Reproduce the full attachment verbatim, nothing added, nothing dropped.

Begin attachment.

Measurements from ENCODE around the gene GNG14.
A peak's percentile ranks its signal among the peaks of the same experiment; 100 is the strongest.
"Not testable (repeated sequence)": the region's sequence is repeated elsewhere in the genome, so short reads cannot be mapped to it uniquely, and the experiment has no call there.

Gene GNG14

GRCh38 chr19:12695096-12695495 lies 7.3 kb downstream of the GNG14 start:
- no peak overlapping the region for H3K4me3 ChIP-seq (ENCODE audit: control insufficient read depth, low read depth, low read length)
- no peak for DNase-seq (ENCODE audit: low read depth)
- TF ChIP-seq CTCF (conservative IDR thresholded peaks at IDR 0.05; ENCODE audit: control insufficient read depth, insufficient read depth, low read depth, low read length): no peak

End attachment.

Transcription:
Measurements from ENCODE around the gene GNG14.
A peak's percentile ranks its signal among the peaks of the same experiment; 100 is the strongest.
"Not testable (repeated sequence)": the region's sequence is repeated elsewhere in the genome, so short reads cannot be mapped to it uniquely, and the experiment has no call there.

Gene GNG14

GRCh38 chr19:12695096-12695495 lies 7.3 kb downstream of the GNG14 start:
- no peak overlapping the region for H3K4me3 ChIP-seq (ENCODE audit: control insufficient read depth, low read depth, low read length)
- no peak for DNase-seq (ENCODE audit: low read depth)
- TF ChIP-seq CTCF (conservative IDR thresholded peaks at IDR 0.05; ENCODE audit: control insufficient read depth, insufficient read depth, low read depth, low read length): no peak